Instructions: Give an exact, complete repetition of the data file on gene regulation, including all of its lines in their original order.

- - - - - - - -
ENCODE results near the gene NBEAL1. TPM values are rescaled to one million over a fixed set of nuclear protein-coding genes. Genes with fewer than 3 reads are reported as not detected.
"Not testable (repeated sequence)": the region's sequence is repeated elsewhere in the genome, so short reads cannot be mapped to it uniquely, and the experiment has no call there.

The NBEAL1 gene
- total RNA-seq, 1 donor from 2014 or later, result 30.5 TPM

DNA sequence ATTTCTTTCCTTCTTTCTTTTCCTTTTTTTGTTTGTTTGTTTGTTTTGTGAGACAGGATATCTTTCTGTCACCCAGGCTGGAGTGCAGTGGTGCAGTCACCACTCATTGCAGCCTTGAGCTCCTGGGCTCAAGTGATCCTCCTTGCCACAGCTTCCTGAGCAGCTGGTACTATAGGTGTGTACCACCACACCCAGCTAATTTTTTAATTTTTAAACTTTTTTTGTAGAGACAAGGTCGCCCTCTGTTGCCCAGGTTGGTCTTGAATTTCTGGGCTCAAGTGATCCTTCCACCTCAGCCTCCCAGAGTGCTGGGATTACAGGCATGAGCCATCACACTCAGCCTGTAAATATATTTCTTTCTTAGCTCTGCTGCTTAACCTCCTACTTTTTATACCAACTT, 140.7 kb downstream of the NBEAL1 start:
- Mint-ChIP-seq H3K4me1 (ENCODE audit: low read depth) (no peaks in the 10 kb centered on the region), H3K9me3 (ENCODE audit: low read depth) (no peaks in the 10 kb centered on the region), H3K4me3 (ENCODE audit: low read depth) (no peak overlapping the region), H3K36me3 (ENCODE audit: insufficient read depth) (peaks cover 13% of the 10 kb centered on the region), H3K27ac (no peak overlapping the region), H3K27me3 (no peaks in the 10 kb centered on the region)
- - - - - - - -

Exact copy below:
ENCODE results near the gene NBEAL1. TPM values are rescaled to one million over a fixed set of nuclear protein-coding genes. Genes with fewer than 3 reads are reported as not detected.
"Not testable (repeated sequence)": the region's sequence is repeated elsewhere in the genome, so short reads cannot be mapped to it uniquely, and the experiment has no call there.

The NBEAL1 gene
- total RNA-seq, 1 donor from 2014 or later, result 30.5 TPM

DNA sequence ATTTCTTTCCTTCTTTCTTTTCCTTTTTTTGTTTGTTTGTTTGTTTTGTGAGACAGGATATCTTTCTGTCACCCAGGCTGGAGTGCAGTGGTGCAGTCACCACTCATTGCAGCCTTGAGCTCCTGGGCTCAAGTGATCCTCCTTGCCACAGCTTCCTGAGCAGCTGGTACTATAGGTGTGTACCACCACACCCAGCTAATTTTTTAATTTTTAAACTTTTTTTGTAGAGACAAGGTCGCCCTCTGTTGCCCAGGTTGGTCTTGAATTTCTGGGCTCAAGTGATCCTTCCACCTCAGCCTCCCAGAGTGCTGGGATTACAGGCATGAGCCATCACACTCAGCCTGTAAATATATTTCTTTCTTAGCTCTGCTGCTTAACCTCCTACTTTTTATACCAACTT, 140.7 kb downstream of the NBEAL1 start:
- Mint-ChIP-seq H3K4me1 (ENCODE audit: low read depth) (no peaks in the 10 kb centered on the region), H3K9me3 (ENCODE audit: low read depth) (no peaks in the 10 kb centered on the region), H3K4me3 (ENCODE audit: low read depth) (no peak overlapping the region), H3K36me3 (ENCODE audit: insufficient read depth) (peaks cover 13% of the 10 kb centered on the region), H3K27ac (no peak overlapping the region), H3K27me3 (no peaks in the 10 kb centered on the region)